How To Drink Tea
Black tea is the most common type of tea you’ll find in the western world. Breakfast teas, Earl Grey, Chai and any kind of tea you’re likely to add milk to or dunk a biscuit in, is probably black tea. Black tea has the highest level of caffeine of all the teas so it’s pretty awesome for an afternoon pick me up.
Green tea is produced when fresh tea leaves are picked and steamed without being fermented (black tea is fermented). Green tea has a high antioxidant count and has been linked to weight loss and decreased blood pressure. Green tea is very much an acquired taste so if you think it tastes like cow poo then don’t bother drinking it… but you might also be preparing it wrong. Keep reading for green tea steeping tips!
White tea is made from very young buds that have been left to wither naturally unlike black and green teas that have been processed. White teas are very high in antioxidants and are usually a bit more expensive than other teas. Experts describe the taste of white tea as ‘mild and delicate’ but I think it tastes like boiling water that’s had potpourri floating in it. I still enjoy it and I feel very healthy-smug drinking it. Totally worth the investment.
Oolong tea is very popular in China. It’s similar to black tea but it goes through a shorter fermentation process. It’s kind of in between green and black tea. Many studies show links to weight loss and improved skin with increased consumption of Oolong tea.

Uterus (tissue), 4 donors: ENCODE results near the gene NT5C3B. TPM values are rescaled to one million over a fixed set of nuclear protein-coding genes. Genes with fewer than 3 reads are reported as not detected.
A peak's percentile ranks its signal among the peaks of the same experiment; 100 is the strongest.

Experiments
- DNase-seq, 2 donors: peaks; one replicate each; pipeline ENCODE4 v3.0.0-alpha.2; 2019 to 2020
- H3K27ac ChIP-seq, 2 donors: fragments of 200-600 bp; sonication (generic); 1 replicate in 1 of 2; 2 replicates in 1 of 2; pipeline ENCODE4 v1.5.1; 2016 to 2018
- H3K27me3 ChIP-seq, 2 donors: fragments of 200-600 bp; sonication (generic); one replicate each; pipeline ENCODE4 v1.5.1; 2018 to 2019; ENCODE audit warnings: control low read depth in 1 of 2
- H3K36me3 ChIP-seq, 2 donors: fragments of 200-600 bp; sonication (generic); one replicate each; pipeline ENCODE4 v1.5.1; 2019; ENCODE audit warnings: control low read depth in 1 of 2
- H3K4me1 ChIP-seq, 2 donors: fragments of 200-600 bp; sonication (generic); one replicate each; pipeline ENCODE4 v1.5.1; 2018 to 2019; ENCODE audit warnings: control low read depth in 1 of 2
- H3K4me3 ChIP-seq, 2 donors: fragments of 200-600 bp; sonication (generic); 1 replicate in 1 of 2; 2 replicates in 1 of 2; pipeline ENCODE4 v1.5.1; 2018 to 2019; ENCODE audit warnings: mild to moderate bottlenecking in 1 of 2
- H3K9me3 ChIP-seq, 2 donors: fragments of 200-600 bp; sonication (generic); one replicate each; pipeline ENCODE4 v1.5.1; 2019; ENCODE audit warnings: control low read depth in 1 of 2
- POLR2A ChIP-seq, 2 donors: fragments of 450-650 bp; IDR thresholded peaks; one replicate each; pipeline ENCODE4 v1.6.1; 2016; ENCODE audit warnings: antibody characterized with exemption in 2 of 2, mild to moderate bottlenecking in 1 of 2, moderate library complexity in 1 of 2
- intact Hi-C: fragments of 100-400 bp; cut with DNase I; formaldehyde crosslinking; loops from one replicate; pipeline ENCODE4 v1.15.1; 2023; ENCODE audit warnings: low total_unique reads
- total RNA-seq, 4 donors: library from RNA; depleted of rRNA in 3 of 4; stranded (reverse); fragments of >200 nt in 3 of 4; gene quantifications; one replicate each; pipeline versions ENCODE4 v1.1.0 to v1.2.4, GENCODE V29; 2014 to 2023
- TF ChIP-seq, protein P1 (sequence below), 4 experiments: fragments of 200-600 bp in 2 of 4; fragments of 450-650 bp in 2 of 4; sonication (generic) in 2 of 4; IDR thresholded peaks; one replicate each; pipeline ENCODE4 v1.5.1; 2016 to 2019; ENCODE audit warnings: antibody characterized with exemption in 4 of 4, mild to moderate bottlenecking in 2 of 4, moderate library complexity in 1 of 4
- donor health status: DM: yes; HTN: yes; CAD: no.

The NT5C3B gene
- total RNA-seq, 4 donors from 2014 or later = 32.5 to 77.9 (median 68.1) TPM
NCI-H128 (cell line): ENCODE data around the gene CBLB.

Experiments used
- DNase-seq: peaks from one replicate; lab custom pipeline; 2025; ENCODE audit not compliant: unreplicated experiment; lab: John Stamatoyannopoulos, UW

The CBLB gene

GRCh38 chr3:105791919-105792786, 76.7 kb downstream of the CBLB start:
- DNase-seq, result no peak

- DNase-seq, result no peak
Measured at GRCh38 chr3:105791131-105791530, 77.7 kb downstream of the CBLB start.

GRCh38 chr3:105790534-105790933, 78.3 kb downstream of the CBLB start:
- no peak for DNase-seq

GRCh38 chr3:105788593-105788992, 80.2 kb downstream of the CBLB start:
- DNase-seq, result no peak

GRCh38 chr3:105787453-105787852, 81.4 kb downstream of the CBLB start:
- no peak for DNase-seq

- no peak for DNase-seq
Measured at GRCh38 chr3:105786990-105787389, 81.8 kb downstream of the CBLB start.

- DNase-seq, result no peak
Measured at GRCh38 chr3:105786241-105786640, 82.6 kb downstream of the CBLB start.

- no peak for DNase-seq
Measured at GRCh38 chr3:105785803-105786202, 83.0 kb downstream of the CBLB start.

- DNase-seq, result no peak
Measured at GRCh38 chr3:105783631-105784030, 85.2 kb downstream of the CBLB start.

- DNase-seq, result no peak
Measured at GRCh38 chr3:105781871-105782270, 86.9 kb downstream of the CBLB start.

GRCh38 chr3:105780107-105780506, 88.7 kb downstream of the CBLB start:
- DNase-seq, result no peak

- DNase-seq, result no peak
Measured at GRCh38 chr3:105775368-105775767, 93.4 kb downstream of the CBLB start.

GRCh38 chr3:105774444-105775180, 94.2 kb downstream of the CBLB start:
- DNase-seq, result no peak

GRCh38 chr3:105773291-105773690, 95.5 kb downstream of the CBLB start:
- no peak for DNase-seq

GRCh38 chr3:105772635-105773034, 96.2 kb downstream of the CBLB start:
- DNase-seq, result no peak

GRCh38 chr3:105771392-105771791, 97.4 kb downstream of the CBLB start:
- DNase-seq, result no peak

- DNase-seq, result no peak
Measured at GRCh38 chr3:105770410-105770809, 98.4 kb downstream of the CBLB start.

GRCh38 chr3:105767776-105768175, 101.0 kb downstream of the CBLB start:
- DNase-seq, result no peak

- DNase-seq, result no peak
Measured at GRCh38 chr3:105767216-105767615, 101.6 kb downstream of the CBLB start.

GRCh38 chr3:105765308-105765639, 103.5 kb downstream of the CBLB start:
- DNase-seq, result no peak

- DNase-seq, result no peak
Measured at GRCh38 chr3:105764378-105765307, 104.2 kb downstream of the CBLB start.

Herbal teas technically aren’t tea as they don’t have any tea in them. They’re made from flowers, plant leaves, seeds and bark. They’re an excellent choice for people who can’t tolerate caffeine but love to have a delicious warm beverage.
1. Follow the instructions – they’re there for a reason.
2. Pay attention to temperature. For example, most black teas are fine to pour boiling water on immediately but green tea (and full credit goes to my cousin Alice for teaching me how to do this) needs the water to be ‘off the boil’. You can buy kettles that will boil the water to the temperature you need but if that’s overkill for you here’s a simple way to work it out.
If the ideal temperature on the box says 100 degrees (usually black and oolong teas) – pour boiling water straight onto your tea bag or infuser of tea.
If the ideal temperature on the box says 80 degrees (usually green tea and some white teas) – pour boiling water into your empty mug or pot, then add a splash of cold water to cool it slightly, THEN add your tea bag or infuser of tea. This prevents you from ‘burning’ your green tea and making it taste all bitter and nasty.
3. Time it. I had a mate come over the other day and she was shocked that I had timed the steeping of my tea. I’m shocked when people DON’T time their tea. Humans are TERRIBLE at guestimating time and lots of us are pretty terrible at remembering that we even made tea in the first place. How many times have you gone to the kitchen to find an ink-black and icy cold cup of tea that you made 6 hours ago? Always time your tea.
4. Use loose leaf tea when you can. Bags are brilliant but if you’re at home, it takes no extra time to pop a teaspoon of tea in a little single cup strainer. Mr Smaggle and I each have one of these babies from T2 and they’re brilliant. They are held by the top of your cup and give a beautiful and even steep of any kind of tea.
5. Make tea for everyone you love. It’s one of the nicest things you can do.
Do you know how to make tea? What’s your favourite brew?
Oh and tea is fab with gluten-free banana bread. Just saying.